From a bureaucratic and legal perspective, it appears to be difficult for the government to go after non-cash collateral, put up as surety by anyone, in general.

To my knowledge, Tom Chantry’s most recent bail bond condition was for $250,000 in cash. That sum was covered by 4 separate cashier’s checks, which are the equivalent of cash. Al Huber, Tom Chantry’s father-in-law, signed the official bail bond paperwork. It does not appear to be clear whether he covered the entire $250,000 bond, based in the publicly available information we have right now.

I do think that Tom Chantry is a danger to the public. At the same time he has presumably behaved well in prison and has appeared at all his court hearings to date. Chantry also most recently surrendered himself prior to being formally served with an arrest warrant.

I do understand the arguments in favor of lowering his bail bond amount from one million in cash to a quarter million in cash.

Thanks. Janna L. Chan (blog team member)

Rae

You’re right – I’ve never actually seen the authorities exercise the right to seize and sell the surety’s house. But, I sure wouldn’t want to take that chance! 🙂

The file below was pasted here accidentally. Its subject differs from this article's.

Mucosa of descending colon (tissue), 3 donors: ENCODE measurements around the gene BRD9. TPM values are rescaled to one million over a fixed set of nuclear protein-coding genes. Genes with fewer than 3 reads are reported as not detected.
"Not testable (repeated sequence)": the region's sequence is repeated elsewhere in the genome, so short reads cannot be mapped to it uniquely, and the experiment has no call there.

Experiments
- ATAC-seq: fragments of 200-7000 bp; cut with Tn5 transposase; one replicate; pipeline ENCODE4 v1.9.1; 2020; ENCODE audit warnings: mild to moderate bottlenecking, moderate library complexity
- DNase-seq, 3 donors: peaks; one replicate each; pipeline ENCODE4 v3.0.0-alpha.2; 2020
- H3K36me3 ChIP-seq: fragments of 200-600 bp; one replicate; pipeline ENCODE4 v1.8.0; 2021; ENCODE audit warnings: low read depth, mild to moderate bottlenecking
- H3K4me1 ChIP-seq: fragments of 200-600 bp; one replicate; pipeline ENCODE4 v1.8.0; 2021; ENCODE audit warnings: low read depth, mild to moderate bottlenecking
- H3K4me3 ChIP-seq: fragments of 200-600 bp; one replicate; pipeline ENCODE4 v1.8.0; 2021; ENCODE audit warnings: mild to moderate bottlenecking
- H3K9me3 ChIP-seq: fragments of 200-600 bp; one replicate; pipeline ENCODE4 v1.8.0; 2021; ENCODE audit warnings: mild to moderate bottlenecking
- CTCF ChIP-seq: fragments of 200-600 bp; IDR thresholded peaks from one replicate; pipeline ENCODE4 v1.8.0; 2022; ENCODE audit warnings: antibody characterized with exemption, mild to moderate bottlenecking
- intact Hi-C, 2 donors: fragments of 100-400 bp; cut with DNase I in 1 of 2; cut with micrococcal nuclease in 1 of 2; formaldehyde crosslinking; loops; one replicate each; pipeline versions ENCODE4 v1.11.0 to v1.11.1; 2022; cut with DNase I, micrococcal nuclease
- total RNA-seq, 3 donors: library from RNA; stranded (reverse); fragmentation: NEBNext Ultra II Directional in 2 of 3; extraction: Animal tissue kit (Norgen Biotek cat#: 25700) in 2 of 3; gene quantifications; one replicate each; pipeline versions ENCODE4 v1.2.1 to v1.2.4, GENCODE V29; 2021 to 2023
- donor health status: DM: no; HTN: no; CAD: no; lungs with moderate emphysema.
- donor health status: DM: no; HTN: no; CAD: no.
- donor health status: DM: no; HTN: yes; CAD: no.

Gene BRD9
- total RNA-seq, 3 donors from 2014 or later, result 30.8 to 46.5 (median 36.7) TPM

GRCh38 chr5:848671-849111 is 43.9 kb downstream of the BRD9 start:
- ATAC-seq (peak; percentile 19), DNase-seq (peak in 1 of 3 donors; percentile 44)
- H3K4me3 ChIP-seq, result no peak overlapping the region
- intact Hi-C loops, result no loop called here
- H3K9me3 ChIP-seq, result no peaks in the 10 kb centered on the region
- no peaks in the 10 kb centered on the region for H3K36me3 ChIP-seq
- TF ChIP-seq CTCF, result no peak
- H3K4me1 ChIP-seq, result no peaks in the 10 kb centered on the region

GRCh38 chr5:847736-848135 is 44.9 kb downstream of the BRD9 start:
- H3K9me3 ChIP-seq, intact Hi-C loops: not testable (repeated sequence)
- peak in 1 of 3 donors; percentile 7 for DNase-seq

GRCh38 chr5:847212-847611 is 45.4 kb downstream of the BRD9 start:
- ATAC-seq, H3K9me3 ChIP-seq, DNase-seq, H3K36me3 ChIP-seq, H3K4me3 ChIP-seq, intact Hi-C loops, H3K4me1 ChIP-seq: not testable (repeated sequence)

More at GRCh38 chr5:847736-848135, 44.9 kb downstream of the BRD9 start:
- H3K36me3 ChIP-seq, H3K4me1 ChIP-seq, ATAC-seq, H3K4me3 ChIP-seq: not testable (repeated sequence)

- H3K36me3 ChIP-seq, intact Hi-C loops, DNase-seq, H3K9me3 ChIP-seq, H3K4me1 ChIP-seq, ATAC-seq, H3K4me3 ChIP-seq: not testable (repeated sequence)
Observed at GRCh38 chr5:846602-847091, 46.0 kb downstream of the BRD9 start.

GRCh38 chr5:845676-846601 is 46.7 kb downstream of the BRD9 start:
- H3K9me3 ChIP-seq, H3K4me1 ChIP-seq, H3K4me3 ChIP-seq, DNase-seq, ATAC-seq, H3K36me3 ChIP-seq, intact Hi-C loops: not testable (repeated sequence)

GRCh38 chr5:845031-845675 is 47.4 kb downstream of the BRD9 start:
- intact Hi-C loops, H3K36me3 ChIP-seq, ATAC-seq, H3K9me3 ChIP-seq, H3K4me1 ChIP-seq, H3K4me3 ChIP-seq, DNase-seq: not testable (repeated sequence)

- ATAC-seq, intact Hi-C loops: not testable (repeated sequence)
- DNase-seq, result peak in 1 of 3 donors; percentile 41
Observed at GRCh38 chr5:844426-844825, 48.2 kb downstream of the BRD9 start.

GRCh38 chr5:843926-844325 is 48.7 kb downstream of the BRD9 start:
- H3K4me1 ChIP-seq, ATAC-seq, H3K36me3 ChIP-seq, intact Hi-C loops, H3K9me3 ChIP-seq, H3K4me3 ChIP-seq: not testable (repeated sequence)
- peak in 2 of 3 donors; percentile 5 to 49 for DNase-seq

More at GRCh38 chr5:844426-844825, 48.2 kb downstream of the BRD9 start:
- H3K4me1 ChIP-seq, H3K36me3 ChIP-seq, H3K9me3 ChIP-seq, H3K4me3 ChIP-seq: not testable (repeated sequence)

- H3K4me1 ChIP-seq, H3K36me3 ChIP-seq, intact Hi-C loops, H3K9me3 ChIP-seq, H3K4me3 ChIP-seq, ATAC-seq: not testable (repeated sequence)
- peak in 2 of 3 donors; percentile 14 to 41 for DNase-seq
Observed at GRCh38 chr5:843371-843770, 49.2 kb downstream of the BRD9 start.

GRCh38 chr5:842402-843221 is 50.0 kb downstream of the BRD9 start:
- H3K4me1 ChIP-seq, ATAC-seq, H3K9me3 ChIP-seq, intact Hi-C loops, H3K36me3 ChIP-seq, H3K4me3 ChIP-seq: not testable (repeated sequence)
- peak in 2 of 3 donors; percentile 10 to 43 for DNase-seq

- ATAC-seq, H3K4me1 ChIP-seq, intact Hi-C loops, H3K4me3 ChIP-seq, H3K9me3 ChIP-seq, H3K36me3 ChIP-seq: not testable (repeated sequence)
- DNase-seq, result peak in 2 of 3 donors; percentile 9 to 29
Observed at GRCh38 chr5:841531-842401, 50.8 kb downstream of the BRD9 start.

I agree also that he seems to have shown up so far for his court appearances (and voluntarily, at that!) So, it seems unlikely that he would abscond, which was more than likely the reason for the bail reduction.

Yes, I think that Chantry’s new lawyers argued to have his bail reduced. However, I went to the Yavapai Superior Court house in December to try and attend one of Tom Chantry’s hearings.

The hearing was never opened to the public despite being listed on the court docket that day.

At that time, I saw John Sears enter the building prior to the scheduled hearing time, which was at 8:30 AM, I believe. I’m also 85 percent sure I saw Tom Chantry himself open the door of a meeting room, attached to the courtroom, while I was sitting outside the courtroom.